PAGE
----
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The activities of the Wagner Group in Africa have reignited worries that the presence of  PMSCs in conflict zones harms the security of humanitarian aid workers. In this post, Deborah Avant, Anne Lauder, and Kara Neu use several recent datasets to look for statistical evidence that PMSC presence matters for the safety of humanitarian aid workers. Looking at PMSCs working for various clients as well as before and after the development of the Montreux/ICoC governance tools, they find few stable regularities. They then look at particular examples in the data to offer a picture of the heterogeneity of the industry and the intention of its clients to better understand why PMSCs can have such varied impacts on the security of aid workers.


Before the hoopla around the Wagner Group’s action in Ukraine and then Russia, it had generated allegations of abuse against civilians, journalists, and aid workers in the Central African Republic. Discussion of these often linked concerns with the Wagner Group to those about private forces diminishing humanitarian security more generally.

PMSCs increasingly work for and/or proximate to aid workers. The Private Security Events Database (PSED) records a steady increase in the amount of PMSC activity. In 1990, just over 20 incidents occurred compared to over 120 incidents in 2012. At the same time, humanitarians also experience more violence today than in years past, with 35 attacks recorded in 1997 relative to over 200 attacks recorded every year between 2018 and 2022. While this uptick may be related – at least in part – to increasing levels of humanitarian activity, frequent attacks on aid workers and pressure to improve the delivery of aid have led some to question the efficacy of humanitarian neutrality and urge the militarization of humanitarian spaces counter to the logic of “acceptance” for humanitarian security. Even humanitarians who don’t hire security often operate around both military forces and PMSCs. The complications posed to humanitarians by operating around forces is not limited to private companies, nor is it new. But many analysts have directed particular scrutiny toward PMSCs. 

We set out to understand whether these concerns were warranted. Using a variety of new databases – the PSED, the Commercial Military Actor Database (CMAD), and the Aid Worker Security Database – we looked for general patterns around the relationship between PMSC activity and humanitarians’ safety. We did not find many. We take this to be partly a function of the difficulties of collecting data on this industry, but it is also partly related to the heterogeneity of forces lumped under the PMSC umbrella, heterogeneity of the clients that hire PMSCs, and heterogeneity in what PMSCs do.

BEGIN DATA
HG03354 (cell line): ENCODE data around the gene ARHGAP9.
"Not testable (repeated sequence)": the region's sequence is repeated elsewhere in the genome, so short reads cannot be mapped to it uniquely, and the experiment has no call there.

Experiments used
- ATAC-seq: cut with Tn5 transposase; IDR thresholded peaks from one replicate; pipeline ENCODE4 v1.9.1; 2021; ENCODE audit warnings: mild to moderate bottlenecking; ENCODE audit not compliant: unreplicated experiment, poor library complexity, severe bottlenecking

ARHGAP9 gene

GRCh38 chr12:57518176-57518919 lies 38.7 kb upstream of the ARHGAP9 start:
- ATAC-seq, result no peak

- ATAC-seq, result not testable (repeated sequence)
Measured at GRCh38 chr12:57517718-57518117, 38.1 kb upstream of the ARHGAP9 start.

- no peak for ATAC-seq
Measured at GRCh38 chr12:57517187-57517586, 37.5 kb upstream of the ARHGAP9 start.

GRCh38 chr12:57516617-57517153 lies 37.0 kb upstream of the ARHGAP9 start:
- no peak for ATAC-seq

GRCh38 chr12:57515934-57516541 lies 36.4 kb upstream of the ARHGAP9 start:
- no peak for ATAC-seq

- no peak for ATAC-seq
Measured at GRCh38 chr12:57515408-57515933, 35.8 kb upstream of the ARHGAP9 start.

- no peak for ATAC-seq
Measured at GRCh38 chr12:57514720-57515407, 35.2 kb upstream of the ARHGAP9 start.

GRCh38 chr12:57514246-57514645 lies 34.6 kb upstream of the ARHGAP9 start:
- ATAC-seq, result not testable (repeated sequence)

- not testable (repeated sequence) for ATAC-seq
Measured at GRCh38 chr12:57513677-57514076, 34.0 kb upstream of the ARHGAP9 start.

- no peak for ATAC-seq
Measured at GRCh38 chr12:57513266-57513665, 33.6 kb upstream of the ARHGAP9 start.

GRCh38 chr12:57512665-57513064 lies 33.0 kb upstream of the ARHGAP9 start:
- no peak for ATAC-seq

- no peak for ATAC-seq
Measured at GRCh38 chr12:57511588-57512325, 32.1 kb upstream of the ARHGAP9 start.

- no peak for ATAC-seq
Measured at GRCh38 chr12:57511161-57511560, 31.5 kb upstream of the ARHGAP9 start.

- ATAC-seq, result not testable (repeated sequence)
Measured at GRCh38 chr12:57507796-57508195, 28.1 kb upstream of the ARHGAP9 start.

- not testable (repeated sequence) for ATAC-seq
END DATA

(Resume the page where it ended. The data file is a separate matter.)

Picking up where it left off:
While our failure to find general patterns leaves us unable to say much about the worthiness of the special scrutiny directed toward PMSCs, it does offer lessons on this heterogeneity that are critical to understanding the industry’s varied effects on the safety of humanitarians and beyond. Ultimately, our analysis suggests that to assess their impact on aid worker security, we should focus less on who PMSCs (or their clients) are, and more on what they do.

Who are PMSCs?

Definitional disputes have long plagued research on mercenaries and their PMSC successors. The term mercenary can refer to a foreign fighter, a fighter who is hired commercially, or both. As the market for force grew in the 1990s, some analysts referred to this new industry as private military companies (PMCs) while others continued to call them mercenaries – even if they were hired for only logistics services. Using the term “mercenary” was often a way to indicate the lack of legitimacy surrounding this mode of mobilization. Other analysts called the companies Privatized Military Firms (PMFs) or Private Security Companies (PSCs)

Thanks to the Montreux Document, a soft law agreement reached among governments in 2008, there is now agreement on a name and definition. Private military and security companies, or PMSCs, “are private business entities that provide military and/or security services, irrespective of how they describe themselves. Military and security services include, in particular, armed guarding and protection of persons and objects, such as convoys, buildings, and other places; maintenance and operation of weapons systems; prisoner detention; and advice to or training of local forces and security personnel.”